And if you do have local subtitle tracks on hand, IINA will doggedly find them and offer them to you. (One of mine showed up as an option even on different movies several folders away.) You can tell IINA to prioritize subtitle files with certain filenames or to look first in a particular folder if you've got a single spot where you stash your subtitle tracks. You can even specify how you want subtitles to look, right down to colors, fonts, and drop shadows.
When you're actually watching a video, you can access IINA's absurdly accommodating options for video, audio, and subtitles through its pop-out Quick Settings Panel. Sure, IINA supports multiple video and audio tracks, and can switch between them on the fly, but why stop there when you could get luxurious? Fancier features here include sliders to shift the timing of subtitles or audio by up to five seconds in either direction; a full equalizer for audio; and on-the-fly picture adjustments including brightness, contrast, and gamma. Need to capture a still from a video you're watching? Screenshots are, no pun intended, a snap — just hit
cmd-S at any time, in any video.
A similar Playlist panel automatically looks for video or audio files in whatever folder the current file you're playing in resides. Assuming you've got a decent file structure set up for your multimedia library, you're rarely more than a click away from whatever you'd most likely want to watch next. And yes, I said "audio files" up there — IINA can handle them, too, and will automatically switch to a "music mode" with a small window displaying controls and album art in the corner of your screen.
IINA even offers various amusing but probably unnecessary video filters, whether you just want to make the picture negative, rotate it, or invert it. (Note that I couldn't seem to get some of these filters to work on some file types, particularly MPEG transport streams.) Don't like that weird network logo in the corner of your TV recordings? IINA's "Delogo" filter will … well, it'll try to scrub it out from the area you designate, though the results will leave a weird smear of blurry pixels in its place. If you're incredibly picky for some reason, you can even import a professional 3D LUT color-correction file to tweak the colors of whatever you're watching. Enabling these requires disabling IINA's hardware acceleration; I didn't notice a difference in performance quality either way.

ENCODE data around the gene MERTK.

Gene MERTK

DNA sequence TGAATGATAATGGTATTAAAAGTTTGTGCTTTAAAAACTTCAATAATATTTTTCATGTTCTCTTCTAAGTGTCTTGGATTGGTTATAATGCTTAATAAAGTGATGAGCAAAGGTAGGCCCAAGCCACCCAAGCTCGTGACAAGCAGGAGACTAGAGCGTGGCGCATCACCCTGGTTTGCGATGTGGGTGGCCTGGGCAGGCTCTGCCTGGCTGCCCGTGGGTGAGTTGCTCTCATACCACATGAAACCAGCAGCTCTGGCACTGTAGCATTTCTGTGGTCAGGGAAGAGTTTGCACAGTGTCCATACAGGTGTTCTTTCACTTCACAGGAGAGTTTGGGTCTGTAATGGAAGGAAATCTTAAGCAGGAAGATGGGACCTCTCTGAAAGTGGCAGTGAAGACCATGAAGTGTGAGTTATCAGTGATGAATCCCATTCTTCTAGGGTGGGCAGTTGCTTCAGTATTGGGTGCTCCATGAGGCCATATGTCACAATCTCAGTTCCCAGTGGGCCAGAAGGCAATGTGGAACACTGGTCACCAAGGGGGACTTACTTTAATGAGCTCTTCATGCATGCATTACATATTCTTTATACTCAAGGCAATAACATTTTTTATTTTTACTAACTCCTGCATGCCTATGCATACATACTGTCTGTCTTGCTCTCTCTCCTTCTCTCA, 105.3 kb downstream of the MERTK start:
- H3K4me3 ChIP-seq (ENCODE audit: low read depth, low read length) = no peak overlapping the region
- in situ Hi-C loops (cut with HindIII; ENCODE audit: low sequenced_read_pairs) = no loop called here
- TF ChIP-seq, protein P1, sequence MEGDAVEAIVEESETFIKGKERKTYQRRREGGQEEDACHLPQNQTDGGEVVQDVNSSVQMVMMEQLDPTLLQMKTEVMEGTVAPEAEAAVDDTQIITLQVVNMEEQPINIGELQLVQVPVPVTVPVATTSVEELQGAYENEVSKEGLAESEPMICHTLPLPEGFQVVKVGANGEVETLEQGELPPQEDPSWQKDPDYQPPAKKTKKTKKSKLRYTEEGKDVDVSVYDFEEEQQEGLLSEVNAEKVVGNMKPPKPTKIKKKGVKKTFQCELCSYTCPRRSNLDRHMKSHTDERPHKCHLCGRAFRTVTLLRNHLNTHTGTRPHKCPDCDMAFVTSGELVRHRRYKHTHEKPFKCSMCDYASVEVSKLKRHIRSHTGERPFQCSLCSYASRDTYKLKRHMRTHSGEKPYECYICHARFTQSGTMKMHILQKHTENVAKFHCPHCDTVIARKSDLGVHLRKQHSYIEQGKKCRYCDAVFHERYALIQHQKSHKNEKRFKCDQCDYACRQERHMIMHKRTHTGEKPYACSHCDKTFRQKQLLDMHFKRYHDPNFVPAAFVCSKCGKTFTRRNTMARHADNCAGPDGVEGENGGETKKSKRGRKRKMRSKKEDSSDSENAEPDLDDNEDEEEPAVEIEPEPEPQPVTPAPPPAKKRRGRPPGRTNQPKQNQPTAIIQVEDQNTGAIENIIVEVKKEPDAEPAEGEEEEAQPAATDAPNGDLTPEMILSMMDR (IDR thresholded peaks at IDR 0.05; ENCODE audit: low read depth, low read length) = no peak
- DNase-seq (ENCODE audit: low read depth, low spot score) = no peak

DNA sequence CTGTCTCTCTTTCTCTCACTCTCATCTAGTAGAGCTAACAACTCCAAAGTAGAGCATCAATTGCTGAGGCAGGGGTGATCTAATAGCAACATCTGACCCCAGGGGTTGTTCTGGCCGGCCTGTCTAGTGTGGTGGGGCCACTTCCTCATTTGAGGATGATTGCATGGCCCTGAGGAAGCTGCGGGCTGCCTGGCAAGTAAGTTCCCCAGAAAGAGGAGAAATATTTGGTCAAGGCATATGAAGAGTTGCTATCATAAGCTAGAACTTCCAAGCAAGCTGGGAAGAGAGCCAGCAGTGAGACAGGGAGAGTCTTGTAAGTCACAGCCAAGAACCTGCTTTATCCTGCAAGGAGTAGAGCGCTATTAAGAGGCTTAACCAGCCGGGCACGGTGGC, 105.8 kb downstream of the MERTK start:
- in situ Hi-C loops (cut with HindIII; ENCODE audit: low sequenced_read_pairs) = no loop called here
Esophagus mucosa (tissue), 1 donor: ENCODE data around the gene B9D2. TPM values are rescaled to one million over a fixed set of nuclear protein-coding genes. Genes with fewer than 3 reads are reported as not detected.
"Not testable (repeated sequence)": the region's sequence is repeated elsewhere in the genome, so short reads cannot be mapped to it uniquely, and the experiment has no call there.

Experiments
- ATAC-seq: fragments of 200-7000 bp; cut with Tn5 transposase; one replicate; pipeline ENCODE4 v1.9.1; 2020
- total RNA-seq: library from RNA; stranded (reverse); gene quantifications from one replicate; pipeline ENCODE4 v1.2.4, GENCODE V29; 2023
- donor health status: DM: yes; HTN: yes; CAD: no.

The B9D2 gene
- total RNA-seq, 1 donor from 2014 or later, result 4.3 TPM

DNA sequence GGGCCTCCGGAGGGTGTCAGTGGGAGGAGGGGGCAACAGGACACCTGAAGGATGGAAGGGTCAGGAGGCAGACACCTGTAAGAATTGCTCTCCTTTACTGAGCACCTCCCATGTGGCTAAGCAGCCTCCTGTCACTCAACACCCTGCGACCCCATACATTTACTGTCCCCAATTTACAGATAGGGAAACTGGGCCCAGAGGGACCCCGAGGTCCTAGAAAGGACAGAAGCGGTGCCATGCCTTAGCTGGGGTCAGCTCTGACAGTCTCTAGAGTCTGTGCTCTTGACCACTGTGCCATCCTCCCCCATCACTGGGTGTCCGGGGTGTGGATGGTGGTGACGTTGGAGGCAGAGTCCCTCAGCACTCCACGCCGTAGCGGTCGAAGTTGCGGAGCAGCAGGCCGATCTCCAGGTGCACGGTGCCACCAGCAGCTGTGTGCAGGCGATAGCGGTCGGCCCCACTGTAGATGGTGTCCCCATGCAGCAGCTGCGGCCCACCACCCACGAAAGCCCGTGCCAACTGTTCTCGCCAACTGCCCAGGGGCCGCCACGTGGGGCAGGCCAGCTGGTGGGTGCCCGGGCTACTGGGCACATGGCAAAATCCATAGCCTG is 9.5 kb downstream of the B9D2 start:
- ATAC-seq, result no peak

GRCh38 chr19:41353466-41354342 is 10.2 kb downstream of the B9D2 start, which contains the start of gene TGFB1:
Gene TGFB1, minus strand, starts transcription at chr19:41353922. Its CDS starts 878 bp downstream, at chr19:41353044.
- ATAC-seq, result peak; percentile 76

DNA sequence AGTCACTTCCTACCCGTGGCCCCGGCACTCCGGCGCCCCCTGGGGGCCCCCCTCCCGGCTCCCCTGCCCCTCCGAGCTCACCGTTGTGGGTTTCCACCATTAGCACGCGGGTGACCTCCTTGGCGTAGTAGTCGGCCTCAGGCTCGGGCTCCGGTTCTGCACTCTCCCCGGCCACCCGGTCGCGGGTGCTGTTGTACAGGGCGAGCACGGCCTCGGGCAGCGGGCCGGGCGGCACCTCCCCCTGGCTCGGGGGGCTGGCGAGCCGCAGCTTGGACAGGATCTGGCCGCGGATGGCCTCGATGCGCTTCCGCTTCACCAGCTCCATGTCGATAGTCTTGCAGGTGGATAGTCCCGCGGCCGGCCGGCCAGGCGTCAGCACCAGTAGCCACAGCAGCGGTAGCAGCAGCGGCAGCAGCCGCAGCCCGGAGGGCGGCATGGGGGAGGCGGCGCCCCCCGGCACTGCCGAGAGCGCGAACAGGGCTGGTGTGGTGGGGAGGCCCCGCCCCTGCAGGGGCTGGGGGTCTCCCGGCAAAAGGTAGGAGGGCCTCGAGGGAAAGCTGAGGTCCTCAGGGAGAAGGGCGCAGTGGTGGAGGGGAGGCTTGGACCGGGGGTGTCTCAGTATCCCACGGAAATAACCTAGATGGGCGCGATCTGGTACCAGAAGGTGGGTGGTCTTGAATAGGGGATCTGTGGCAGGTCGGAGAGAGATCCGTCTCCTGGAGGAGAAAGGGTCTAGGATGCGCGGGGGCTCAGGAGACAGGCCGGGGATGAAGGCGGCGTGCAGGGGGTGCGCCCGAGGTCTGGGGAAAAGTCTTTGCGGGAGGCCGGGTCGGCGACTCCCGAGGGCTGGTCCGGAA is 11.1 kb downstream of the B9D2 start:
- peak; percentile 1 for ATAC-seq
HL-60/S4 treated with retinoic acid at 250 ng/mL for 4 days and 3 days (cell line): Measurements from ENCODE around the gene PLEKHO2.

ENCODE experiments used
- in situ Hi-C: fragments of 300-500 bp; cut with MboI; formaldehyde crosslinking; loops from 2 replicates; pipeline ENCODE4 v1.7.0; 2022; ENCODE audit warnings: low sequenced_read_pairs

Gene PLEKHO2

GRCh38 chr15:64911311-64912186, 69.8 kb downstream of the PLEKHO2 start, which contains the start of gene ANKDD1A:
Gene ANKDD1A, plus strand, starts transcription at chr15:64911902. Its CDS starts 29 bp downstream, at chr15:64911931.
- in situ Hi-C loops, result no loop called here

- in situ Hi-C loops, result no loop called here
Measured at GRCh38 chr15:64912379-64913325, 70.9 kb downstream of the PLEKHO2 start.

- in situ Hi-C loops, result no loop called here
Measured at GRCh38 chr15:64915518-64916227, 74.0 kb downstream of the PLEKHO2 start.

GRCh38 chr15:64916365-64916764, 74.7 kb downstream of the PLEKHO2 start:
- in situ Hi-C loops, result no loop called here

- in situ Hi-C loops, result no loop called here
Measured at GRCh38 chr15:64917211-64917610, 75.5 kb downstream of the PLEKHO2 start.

IINA is fast, free, and full of fantastic features. Open-source volunteers have nearly or entirely translated it into more than 20 languages. Whatever rough edges it still possesses, which mostly seem to encompass the aforementioned typos in its user interface and online documentation, will likely get sanded down over time.
If you watch or listen to any sort of non-AppleTV/iTunes media, and especially if you're not already running a media server like Plex, you should absolutely give IINA a try.
Nathan Alderman is an iMore contributor. He’s been using Apple computers since his first Apple IIe in 1985, and writing professionally about Macs and their software since 2005. During his 12 years freelancing for Macworld, he covered email clients, web browsers, web design programs, writing apps, and games, and he’s continued to follow those interests at iMore since 2017. An editor and writing coach in his full-time career, he spends his dwindling spare time writing fiction for fun, volunteering for democracy, and contributing to podcasts on The Incomparable Network. Nathan adores his wife and wrangles his alarmingly large children in bucolic Crozet, VA.